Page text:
The panel Men travel to Mars, women live on Venus was manned (sic) by the moderator Jesper Rudgård Jensen, Knud Larn, Ellen Miriam Pedersen, Gwyneth Jones and Ralan Conley. Knud Larn doesn’t distinguish between male and female writers, but thinks that feminists opened up a portal to other kinds if writing. Although he is not gay himself he finds stories involving homosexuality interesting. Gwyneth Jones finds gender important from a historical point of view, when women started to emerge as readers and practitioners. Also, feminism in the real world had an impact in the 70’s. She also interprets the early sf stories: They are basic adventure stories and the reward is access to females. The symbolism of male rockets penetrating the female void indicates the deeply sexual content of sf in the 50’s and 60’s. Ralan Conley thinks that there is more versatility in female roles in sf than in fantasy, where the roles are either a damsel in distress or an amazone. There are few horrific women in horror stories. Interestingly, the term android is used for sexless, but gynoids for sex machines.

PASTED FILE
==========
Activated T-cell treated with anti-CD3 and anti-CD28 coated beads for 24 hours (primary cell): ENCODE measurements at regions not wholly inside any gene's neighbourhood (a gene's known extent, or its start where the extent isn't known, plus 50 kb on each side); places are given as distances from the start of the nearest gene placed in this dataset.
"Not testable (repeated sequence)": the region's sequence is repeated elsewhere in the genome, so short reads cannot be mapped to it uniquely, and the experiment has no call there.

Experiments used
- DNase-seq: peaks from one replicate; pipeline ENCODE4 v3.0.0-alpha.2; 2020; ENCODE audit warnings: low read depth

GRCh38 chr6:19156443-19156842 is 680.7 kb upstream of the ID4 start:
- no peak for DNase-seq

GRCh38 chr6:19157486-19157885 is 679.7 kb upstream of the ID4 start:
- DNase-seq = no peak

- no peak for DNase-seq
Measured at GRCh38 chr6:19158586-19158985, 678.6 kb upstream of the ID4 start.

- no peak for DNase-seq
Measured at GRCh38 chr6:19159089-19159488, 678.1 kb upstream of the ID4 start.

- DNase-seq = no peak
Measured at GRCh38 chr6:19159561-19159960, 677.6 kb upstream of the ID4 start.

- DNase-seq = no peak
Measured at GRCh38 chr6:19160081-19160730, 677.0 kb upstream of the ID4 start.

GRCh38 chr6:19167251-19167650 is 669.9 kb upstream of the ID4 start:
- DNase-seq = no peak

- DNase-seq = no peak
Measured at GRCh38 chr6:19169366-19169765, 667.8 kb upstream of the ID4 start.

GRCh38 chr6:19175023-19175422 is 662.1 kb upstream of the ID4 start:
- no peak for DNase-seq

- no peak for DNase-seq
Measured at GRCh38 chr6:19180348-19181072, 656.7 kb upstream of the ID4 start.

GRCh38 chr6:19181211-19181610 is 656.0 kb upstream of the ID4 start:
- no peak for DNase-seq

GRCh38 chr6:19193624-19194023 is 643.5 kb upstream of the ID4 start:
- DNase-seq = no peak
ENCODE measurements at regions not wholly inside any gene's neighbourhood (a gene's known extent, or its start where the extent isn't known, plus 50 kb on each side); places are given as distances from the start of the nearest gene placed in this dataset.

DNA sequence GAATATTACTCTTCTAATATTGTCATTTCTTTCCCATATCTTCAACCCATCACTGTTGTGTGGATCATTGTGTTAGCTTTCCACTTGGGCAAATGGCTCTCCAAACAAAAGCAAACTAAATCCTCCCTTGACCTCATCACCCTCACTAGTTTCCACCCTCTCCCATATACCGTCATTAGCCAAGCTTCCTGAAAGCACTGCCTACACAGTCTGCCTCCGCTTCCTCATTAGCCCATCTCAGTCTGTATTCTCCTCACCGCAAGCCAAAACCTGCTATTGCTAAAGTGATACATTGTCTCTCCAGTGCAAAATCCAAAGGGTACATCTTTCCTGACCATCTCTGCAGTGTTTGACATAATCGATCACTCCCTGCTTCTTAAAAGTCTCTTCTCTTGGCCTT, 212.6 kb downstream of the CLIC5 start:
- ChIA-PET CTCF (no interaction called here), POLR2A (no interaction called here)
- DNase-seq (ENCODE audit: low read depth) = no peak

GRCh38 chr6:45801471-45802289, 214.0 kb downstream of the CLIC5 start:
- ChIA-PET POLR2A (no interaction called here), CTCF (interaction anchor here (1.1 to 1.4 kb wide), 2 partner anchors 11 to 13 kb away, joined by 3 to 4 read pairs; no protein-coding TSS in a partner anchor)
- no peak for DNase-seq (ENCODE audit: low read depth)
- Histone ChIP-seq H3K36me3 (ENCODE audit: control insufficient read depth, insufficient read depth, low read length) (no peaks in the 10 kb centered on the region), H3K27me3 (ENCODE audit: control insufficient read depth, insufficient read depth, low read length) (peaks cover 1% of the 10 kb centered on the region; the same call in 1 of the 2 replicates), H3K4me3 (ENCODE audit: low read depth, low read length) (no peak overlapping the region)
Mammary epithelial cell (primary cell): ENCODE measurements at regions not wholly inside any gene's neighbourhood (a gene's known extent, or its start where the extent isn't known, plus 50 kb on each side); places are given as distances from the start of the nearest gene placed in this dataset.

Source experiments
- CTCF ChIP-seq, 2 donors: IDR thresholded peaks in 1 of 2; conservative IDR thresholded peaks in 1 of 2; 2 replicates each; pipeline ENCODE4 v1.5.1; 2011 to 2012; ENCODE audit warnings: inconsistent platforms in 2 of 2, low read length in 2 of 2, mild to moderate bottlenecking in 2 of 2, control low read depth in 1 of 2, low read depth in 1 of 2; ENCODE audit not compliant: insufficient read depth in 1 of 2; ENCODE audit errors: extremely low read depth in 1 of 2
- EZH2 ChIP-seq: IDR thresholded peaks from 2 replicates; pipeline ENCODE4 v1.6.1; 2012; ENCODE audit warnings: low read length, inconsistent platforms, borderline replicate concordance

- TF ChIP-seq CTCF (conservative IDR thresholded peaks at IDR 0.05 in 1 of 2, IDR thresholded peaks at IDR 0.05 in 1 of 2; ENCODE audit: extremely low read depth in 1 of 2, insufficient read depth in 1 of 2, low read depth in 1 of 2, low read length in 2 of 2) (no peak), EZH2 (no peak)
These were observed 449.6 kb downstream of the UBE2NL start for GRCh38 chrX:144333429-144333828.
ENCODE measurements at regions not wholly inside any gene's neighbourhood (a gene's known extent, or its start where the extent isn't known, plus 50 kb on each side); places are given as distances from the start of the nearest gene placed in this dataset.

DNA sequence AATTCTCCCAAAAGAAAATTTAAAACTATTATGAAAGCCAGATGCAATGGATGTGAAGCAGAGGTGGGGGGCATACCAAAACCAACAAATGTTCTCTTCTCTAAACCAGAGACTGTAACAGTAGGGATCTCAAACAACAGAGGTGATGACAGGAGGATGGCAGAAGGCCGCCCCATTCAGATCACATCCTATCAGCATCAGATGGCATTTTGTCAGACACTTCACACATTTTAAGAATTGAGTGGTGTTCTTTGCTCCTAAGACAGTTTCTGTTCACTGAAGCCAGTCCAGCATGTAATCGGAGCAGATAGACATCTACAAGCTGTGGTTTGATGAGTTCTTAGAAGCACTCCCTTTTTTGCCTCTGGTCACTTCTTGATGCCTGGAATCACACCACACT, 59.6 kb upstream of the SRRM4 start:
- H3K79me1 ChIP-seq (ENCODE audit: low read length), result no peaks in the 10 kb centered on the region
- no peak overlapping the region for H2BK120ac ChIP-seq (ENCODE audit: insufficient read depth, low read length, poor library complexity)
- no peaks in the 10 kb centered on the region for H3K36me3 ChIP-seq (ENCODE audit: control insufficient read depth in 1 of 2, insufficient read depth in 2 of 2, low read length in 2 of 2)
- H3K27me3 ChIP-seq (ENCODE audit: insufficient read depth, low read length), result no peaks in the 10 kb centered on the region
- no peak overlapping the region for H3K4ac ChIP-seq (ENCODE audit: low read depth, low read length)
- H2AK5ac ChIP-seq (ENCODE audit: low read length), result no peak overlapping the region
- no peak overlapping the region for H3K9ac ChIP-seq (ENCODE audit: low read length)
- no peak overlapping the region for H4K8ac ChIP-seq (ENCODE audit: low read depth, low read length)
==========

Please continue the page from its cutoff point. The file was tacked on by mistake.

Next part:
Gwyneth Jones indicated that female writers are subjected to disqualification. As an sf writer she wants to write about science but encounters that “women should write about womanly things”. She thought that things had changed when she started writing, but found that it is very difficult for a woman to be accepted as an sf writer. It is hard to get the readers to accept the science. Interestingly, after the unmasking of James Tiptree, Jr., she was no longer in the top of sf.
Klaus Æ Mogensen gave a Science talk: Anarchonomy, where he talked about his work at the Copenhagen Institute for Future Studies. “Anarchonomy” is formed from anarchy plus economics, and follows Peter Kropotkin’s definition of anarchism as a network society, explaining the workings of the internet. He gave several examples of value for free on the internet, like Wikipedia, technorati, delicious, Myspace.com. These are examples of the process described in Eric von Hippel’s Democratizing Innovation (www.tinyurl.dk/2435). Another example is Ohmynews, an amateur journal on the net that is the most read in South Korea. The information overload necessitates someone who finds out what is worth reading.